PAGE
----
But the number on Aussieahshowna’s business card turned out to be for a plastic surgery center — which contacted the police. It turns out that the “doctor” was named Kristina Ross, and had previously served two years in prison for battery. She was charged with practicing medicine without a license.
Getting surgery to enhance one’s butt is a serious matter best left to the professionals. Ana Josefa Sevilla, a fake doctor busted in Miami for pumping a woman full of anesthetic and operating on her — nearly slaying her in the process — is not one of those professionals.
Fake cosmetic surgery is a serious problem in South Florida, leaving an opening for enterprising grifters with some medical tools to make quick cash. Sevilla was arrested on two counts of practicing medicine without a license.
If Keith Allen Barton was the doctor he claimed to be, he’d have hundreds of physicians on staff at a clinic in Mexico, and have the ability to cure cancer and HIV. But he wasn’t. Instead, he was a grifter who stole hundreds of thousands of dollars from unaware patients, and quite possibly caused the passing of at least one girl with HIV who didn’t get proper treatment because Barton was “treating” her. After a sting, he was arrested and sent to prison.
As a primary care physician at Agape Senior Primary Care, Ernest Addo saw over 500 elderly patients in two states, until quitting without notice. Addo wasn’t actually a physician, but he had merely stolen the identity of a friend of his who was. He claimed that he’d practiced medicine in Belize, but given that Belize is not part of the United States, this didn’t make much headway with authorities. He pleaded guilty to fraud, identity theft, and practicing medicine without a license.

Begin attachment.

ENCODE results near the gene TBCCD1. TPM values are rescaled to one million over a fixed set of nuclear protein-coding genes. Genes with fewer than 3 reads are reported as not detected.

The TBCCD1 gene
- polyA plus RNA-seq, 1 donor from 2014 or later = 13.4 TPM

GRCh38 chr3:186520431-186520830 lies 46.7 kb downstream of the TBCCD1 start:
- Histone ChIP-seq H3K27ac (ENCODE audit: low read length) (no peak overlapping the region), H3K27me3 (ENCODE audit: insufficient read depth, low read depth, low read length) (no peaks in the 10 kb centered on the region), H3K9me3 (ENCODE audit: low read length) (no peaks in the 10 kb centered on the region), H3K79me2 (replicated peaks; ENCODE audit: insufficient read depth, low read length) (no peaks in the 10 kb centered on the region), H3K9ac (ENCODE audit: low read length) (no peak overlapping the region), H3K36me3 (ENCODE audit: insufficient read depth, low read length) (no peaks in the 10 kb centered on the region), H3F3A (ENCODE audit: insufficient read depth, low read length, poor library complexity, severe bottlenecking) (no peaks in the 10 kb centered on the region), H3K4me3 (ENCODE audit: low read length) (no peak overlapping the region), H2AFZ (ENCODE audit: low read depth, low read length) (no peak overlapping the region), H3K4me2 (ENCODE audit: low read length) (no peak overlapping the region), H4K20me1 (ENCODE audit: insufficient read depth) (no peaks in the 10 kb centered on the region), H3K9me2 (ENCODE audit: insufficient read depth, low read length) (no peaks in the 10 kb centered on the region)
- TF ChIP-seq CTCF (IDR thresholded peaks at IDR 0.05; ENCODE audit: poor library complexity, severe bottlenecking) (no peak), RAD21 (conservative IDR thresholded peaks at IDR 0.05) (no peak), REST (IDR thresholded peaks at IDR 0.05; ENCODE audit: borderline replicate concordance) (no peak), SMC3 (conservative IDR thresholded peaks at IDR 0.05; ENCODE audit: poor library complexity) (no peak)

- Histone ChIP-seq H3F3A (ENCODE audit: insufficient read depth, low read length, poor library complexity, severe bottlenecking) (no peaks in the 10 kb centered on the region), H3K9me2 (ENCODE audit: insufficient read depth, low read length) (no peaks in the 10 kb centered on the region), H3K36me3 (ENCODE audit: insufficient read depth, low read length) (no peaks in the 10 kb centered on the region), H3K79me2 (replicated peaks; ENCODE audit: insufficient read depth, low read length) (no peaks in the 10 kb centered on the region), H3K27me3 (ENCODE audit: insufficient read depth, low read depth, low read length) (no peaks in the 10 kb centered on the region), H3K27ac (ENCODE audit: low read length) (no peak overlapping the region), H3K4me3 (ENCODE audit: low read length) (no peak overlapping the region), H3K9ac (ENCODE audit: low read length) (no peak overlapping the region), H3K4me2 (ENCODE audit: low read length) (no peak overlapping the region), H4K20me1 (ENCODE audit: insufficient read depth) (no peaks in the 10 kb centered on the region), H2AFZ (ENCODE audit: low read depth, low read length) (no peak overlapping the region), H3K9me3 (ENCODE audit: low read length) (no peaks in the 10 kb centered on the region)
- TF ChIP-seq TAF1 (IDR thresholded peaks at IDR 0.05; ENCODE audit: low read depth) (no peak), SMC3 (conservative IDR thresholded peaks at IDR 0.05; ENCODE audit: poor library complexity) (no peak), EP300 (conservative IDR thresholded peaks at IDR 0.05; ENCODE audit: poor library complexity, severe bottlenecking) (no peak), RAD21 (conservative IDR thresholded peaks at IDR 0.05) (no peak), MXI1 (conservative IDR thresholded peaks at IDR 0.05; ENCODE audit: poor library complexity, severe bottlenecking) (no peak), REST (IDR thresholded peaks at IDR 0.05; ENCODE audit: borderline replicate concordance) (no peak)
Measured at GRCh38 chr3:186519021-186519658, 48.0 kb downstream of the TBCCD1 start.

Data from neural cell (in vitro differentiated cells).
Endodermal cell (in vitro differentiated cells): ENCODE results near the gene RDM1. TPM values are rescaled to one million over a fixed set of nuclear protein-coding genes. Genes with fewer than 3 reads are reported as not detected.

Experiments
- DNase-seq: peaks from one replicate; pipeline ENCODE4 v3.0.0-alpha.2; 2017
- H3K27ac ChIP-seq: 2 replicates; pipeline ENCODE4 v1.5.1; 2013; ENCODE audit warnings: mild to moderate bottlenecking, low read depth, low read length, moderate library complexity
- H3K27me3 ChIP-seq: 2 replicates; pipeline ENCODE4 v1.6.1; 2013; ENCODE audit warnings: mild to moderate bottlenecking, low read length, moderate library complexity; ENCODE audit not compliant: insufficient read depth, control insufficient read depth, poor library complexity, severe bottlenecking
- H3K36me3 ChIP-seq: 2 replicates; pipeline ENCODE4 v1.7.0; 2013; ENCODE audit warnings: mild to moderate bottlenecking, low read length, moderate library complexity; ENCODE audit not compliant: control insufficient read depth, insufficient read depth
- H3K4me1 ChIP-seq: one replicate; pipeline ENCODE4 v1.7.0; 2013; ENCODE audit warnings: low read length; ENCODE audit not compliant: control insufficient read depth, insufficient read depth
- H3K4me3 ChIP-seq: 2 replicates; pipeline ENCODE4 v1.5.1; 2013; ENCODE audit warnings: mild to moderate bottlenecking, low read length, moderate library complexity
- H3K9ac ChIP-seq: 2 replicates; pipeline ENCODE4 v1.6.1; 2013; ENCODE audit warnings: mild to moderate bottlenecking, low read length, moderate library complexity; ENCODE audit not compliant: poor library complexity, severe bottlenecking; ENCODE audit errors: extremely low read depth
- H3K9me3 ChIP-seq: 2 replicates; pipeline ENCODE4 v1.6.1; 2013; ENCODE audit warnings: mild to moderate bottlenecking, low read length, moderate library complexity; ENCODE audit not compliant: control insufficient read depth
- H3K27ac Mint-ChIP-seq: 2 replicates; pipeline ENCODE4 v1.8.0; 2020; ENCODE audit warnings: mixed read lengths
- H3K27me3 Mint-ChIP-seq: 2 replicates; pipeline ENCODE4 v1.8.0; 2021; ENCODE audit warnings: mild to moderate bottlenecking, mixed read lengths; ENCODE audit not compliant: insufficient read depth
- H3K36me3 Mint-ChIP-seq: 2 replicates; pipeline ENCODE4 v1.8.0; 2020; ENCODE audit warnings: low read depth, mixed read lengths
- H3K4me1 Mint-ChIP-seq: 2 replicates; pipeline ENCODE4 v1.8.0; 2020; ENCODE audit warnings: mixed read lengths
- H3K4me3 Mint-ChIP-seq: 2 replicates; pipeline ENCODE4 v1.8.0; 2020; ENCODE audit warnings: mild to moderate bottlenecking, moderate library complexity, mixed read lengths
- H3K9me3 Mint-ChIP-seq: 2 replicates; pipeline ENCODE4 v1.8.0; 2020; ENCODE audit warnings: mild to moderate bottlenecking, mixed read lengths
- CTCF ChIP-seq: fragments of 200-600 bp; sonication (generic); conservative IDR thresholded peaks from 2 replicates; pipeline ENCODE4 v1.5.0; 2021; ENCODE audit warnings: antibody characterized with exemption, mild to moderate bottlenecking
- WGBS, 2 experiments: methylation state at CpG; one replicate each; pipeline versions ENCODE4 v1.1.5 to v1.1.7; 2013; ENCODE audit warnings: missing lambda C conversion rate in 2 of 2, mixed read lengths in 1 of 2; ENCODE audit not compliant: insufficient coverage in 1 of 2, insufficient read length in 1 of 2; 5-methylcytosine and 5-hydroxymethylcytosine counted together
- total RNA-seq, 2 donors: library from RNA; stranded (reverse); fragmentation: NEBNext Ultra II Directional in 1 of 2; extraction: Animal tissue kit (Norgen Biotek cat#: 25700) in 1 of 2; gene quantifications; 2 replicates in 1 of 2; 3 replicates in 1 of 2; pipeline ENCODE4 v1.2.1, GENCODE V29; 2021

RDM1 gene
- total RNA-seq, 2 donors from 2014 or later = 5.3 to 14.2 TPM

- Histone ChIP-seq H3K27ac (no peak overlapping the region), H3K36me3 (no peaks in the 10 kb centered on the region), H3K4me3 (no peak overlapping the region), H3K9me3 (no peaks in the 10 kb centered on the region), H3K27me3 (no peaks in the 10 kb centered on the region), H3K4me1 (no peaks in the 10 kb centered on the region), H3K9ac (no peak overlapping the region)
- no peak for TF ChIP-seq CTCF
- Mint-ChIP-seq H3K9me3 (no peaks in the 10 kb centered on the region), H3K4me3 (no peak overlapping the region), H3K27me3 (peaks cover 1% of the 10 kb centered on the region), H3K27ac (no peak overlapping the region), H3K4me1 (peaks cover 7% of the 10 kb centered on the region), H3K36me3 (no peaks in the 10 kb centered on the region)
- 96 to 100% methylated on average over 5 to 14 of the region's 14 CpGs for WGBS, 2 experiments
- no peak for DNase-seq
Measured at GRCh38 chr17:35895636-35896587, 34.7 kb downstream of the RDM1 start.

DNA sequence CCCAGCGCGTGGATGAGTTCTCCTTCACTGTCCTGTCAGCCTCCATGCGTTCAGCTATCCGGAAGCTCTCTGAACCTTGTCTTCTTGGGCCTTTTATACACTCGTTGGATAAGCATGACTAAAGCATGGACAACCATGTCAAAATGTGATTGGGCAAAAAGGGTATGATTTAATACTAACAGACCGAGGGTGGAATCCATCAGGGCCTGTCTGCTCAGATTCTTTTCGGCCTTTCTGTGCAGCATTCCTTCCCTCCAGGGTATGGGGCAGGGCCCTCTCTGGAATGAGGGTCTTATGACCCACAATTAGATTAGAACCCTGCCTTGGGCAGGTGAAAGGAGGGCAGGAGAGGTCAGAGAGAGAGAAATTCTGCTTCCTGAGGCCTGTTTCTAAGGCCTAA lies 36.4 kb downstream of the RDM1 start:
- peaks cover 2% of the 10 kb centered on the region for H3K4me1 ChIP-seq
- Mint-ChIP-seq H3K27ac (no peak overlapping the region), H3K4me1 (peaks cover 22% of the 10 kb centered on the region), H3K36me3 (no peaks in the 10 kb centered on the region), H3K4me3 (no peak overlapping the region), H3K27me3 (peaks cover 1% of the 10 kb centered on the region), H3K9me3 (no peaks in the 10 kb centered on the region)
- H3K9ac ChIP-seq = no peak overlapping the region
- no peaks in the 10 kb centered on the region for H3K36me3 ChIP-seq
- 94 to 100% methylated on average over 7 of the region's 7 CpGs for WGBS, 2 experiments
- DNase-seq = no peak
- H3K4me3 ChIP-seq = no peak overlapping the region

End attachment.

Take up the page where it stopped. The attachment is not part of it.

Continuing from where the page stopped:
The 76-year-old Winikoff posed as a gynecologist and managed to dupe several women into letting him examine them. That’s creepy enough, but the fact that he went door-to-door doing it puts this case squarely in the stratosphere of weird. He molested one woman, then fled when she figured out he wasn’t a doctor. He then found another woman in the same apartment complex, and he ended up fleeing her apartment as well, and he was arrested without incident.
After spending three weeks hanging around an ER pretending to be an emergency physician, Stewart was uncovered when someone realized he didn’t have a badge, or any actual training. He was arrested and put on probation. A few months later, Stewart broke his parole and tried to take a cab to an ER in Tennessee to start up the scam again. A suspicious cabbie turned him in, and Stewart was sent to prison for real. Authorities described him as “a troubled young man.”
Zacardas had a brisk business as a fake psychiatrist in Australia, bilking real clients in need out of real money. After being taken in for that, she started pretending to be a doctor, first giving examinations to her friends, then talking her way into watching surgeries as a fake med student. She was so good at her fakery that she talked her own doctor into promising her a job once she finished med school — which she’d never started. She was finally caught in 2011, and she was sent to prison for a year.